Other parties think there are too many exceptions already. If you start on your second degree programme while still enrolled in your first, for example, you can finish it at the standard tuition rate. You get the same kind of break if you later retrain for a career in the care or education professions. Essentially, the government is contributing to one bachelor’s degree and one master’s degree: the rest you should manage yourself. This might sound well and good, say parties like the PvdA, but the government can only shell out its money once. Update on 13 February: The PvdA still wants to enable institutions of higher education to charge the standard tuition fees for a second degree programme.
Making a second degree programme cheaper:
In favour: D66, GroenLinks, ChristenUnie, SP, SGP, PvdA
Unannounced opinion: CDA
Not everyone can enrol in the degree programme of his or her choice: some degree programmes engage in pre-enrolment selection. Not all parties are pleased with this. Parties like the SP and GroenLinks want to eliminate this pre-selection entirely except for certain degree programmes such as studying at the conservatory or studying medicine. Their main concern is to prevent late-bloomers from missing out.
D66 is also extremely critical in this regard. MP for D66 Paul van Meenen even called pre-selection ‘an evil’, but his party’s official line on this is less extreme. Pre-selection can be useful, but D66 ‘would rather have no pre-selection than the kind that, even unintentionally, would rob a talented person of an opportunity’. The PvdA thinks so, too.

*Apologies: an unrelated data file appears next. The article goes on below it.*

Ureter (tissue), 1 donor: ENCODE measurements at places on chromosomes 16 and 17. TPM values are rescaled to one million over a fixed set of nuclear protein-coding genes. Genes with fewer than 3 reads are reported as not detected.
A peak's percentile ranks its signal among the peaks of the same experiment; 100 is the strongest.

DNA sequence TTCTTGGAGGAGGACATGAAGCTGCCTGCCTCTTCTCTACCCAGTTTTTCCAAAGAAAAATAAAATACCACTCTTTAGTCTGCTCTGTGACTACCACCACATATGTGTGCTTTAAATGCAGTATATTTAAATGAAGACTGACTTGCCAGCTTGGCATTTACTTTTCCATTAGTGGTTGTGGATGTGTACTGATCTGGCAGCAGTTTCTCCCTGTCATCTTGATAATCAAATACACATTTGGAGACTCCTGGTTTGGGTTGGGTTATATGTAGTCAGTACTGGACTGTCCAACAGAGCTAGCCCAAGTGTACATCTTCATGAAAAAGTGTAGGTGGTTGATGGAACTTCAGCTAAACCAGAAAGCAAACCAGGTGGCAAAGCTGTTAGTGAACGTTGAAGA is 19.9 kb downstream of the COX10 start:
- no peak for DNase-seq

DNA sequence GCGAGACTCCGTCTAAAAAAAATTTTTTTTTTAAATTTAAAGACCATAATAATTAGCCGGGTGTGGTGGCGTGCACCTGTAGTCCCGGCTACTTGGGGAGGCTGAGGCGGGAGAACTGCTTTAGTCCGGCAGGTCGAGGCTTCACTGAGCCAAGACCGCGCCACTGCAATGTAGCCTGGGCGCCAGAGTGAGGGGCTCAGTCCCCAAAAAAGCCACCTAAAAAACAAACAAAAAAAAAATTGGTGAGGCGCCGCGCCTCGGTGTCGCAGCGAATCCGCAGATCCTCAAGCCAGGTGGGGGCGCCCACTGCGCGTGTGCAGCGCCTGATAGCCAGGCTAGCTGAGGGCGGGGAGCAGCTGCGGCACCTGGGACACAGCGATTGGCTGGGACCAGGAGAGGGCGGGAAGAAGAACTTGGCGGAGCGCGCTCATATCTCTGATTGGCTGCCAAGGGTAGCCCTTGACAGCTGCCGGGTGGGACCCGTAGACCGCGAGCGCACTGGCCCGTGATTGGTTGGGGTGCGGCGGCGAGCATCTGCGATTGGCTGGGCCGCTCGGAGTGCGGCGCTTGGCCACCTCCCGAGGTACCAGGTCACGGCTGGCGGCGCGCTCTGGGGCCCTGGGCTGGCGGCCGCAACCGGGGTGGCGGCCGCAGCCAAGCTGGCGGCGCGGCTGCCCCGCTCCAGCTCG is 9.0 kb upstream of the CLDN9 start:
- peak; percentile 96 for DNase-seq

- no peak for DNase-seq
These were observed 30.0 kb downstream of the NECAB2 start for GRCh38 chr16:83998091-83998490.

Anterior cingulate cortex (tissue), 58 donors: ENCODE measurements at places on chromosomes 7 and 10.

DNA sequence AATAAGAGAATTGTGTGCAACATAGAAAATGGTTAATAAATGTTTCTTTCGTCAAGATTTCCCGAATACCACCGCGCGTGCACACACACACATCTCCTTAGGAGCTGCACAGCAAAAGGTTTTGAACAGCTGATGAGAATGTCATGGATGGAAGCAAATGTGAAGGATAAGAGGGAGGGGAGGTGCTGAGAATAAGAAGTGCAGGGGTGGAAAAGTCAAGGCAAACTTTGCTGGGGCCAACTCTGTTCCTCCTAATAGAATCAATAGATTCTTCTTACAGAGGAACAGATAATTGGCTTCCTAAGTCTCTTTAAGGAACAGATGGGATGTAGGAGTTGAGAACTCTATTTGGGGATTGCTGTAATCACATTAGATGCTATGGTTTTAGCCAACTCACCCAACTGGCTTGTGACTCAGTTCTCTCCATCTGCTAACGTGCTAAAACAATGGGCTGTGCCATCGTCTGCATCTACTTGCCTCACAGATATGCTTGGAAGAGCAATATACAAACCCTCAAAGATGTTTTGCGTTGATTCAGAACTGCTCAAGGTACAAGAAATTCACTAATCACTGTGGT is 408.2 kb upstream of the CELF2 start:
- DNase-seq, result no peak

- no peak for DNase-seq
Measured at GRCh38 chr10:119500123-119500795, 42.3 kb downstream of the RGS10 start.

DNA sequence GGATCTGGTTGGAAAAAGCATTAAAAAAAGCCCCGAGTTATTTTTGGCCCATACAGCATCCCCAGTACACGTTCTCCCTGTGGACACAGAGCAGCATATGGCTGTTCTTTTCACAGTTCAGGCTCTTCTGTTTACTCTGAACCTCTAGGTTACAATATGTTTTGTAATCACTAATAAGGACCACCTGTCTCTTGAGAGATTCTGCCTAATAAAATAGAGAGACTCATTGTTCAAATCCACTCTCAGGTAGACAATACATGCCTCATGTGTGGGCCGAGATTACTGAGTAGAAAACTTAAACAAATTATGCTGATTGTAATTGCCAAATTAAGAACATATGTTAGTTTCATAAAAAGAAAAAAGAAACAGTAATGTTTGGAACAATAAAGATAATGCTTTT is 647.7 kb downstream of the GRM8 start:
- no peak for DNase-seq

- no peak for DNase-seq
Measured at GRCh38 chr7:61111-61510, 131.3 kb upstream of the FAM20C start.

The VVD, however, is absolutely opposed. This party even goes so far as to suggest that degree programmes should be given more freedom in this regard. When graduates are having little success in finding work or when intake is extremely high, degree programmes should be allowed to limit their admissions to only ‘highly motivated’ candidates. The CDA wants to allow pre-selection for teacher training degree programmes, and the SGP wants to allow more selective two-year master’s degree programmes. The ChristenUnie wants to be rid of graduating masses of students from certain degree programmes and thinks that pre-selection could help.